Direct-drive wind turbines combine robust engineering with a low system weight. This not only reduces infrastructure, installation, and maintenance costs but also increases energy yields and profitability over the full service life of a wind plant.
Now, a six-megawatt (MW) direct-drive wind turbine for use in offshore wind farms has been recently launched. The rotor blades of the Siemens SWT-6.0 are 75 metres in length – longer than for any other 6 MW wind turbine. Based on Siemens’ Quantum Blade technology, the blades are also shaped to deliver maximum performance at a range of wind speeds.
With a combined weight of around 350 metric tons for the nacelle and rotor blades, the SWT-6.0 wind turbine is the lightest system in its class. This cuts costs not only for transport to the site but also for the foundations and tower. Direct-drive wind turbines are reliable, energy-efficient, and extremely robust. At the same time, they feature fewer individual components and require less-frequent maintenance than comparable systems. This not only increases the hours of operation and the power yield but also makes the technology attractive for offshore installations.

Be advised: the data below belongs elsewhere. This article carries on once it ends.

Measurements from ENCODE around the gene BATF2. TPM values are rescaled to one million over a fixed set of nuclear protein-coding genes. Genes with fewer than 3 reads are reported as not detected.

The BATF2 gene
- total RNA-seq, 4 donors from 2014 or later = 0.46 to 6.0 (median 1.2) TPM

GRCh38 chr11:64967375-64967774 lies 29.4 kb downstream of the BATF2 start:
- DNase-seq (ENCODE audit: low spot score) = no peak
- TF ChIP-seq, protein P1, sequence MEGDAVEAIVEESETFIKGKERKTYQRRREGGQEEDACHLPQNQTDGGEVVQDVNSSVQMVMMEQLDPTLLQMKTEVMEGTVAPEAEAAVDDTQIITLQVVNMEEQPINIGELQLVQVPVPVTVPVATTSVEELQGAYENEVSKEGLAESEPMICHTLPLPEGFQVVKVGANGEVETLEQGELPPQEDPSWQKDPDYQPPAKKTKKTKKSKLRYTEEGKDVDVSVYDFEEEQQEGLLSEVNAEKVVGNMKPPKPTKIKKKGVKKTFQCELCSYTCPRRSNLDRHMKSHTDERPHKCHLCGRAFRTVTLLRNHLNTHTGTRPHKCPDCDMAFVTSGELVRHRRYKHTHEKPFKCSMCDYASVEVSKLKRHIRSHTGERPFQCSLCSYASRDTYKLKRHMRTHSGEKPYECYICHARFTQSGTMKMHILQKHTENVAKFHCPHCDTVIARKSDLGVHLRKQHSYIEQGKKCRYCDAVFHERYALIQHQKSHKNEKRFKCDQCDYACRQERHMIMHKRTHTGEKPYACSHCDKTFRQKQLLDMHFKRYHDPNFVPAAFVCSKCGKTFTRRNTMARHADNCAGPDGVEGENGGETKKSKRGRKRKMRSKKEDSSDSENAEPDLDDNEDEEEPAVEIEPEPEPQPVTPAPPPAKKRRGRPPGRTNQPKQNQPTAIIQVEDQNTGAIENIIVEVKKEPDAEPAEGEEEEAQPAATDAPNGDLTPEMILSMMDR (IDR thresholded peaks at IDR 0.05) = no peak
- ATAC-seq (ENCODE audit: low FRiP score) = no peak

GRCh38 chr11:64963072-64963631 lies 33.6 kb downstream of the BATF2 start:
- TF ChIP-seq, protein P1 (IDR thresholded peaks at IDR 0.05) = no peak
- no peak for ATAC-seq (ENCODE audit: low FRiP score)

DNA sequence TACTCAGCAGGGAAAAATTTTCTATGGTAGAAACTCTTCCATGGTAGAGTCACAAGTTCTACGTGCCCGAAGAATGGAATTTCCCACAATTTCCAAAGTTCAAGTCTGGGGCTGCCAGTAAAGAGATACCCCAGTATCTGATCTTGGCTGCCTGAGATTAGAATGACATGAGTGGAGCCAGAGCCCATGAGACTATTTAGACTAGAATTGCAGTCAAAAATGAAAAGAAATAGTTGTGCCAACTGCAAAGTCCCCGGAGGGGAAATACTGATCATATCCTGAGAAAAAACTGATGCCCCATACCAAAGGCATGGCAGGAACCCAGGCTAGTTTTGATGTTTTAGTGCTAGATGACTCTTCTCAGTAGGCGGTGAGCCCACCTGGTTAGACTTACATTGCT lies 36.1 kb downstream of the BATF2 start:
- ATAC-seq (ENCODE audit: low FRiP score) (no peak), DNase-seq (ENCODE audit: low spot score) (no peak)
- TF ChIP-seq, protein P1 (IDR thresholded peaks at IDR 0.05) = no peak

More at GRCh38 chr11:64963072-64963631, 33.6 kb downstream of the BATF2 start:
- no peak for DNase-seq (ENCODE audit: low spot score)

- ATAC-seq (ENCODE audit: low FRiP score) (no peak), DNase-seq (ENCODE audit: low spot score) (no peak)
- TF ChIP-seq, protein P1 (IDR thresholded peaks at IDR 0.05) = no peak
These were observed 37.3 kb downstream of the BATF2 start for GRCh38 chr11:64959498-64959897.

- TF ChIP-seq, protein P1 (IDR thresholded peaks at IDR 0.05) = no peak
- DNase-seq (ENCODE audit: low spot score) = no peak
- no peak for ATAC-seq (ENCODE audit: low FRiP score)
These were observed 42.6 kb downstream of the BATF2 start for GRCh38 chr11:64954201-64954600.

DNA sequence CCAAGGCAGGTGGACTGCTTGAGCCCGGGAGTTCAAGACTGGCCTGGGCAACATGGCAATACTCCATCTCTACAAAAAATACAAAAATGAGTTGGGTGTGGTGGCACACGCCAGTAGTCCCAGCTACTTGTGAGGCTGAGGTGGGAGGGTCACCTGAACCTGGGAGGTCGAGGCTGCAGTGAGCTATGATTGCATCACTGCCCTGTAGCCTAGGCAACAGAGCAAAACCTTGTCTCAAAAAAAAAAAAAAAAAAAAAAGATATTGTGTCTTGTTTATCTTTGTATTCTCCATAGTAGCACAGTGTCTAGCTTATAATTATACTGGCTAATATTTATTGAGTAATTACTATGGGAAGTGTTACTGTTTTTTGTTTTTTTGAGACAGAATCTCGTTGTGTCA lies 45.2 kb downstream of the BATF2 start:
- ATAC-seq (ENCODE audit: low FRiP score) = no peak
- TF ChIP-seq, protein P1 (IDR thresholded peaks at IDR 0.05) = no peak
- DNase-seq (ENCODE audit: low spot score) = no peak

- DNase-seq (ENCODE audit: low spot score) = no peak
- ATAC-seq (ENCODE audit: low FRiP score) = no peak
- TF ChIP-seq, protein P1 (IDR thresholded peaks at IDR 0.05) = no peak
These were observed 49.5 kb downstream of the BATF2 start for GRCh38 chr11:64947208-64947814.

The nacelle of the SWT-6.0 has been designed for easy servicing, even in offshore conditions, and features a special platform to which engineers can be winched down from a helicopter. Inside, there is plenty of room to work and good access to all the important components, particularly the direct-drive generator, which boasts a very high efficiency thanks to the use of permanent magnets.
Since May 2011, this wind turbine has been operating without problems in a field trial in Denmark. Over the next two years, Siemens will install a pilot series of up to 50 plants in Germany, Denmark, the Netherlands, and the UK.
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